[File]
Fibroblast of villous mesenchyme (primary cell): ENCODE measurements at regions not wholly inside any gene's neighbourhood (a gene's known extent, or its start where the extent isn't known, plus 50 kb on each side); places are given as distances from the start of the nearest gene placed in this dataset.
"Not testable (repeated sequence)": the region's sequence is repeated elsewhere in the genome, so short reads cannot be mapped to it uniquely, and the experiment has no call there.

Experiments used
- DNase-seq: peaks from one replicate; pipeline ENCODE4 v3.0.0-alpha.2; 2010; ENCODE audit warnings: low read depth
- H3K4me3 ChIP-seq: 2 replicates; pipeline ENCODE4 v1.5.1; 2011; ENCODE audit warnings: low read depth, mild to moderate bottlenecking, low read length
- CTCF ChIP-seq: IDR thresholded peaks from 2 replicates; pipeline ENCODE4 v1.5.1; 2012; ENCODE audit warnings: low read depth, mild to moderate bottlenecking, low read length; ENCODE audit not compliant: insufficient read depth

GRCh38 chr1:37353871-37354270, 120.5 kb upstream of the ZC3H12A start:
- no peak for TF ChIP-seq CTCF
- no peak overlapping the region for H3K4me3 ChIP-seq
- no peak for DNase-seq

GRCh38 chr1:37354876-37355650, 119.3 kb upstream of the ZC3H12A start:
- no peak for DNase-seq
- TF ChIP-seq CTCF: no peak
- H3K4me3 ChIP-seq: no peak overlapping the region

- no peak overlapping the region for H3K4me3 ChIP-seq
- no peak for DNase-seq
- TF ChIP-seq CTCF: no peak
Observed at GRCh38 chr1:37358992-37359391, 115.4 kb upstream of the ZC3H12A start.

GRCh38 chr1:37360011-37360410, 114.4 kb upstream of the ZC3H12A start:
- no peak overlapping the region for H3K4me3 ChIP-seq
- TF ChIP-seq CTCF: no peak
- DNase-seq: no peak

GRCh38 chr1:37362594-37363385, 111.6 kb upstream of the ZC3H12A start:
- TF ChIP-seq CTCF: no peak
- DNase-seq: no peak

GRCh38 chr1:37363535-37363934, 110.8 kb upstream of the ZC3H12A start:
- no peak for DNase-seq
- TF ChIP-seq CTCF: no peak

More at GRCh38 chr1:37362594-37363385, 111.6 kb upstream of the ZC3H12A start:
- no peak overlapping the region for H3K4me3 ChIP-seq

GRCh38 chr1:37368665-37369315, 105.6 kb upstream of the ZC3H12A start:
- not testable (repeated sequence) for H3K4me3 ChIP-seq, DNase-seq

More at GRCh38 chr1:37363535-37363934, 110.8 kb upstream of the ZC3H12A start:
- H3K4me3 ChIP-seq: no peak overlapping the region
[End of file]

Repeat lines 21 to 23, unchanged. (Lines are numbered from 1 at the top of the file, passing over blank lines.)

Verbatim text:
- TF ChIP-seq CTCF: no peak
- DNase-seq: no peak

GRCh38 chr1:37362594-37363385, 111.6 kb upstream of the ZC3H12A start: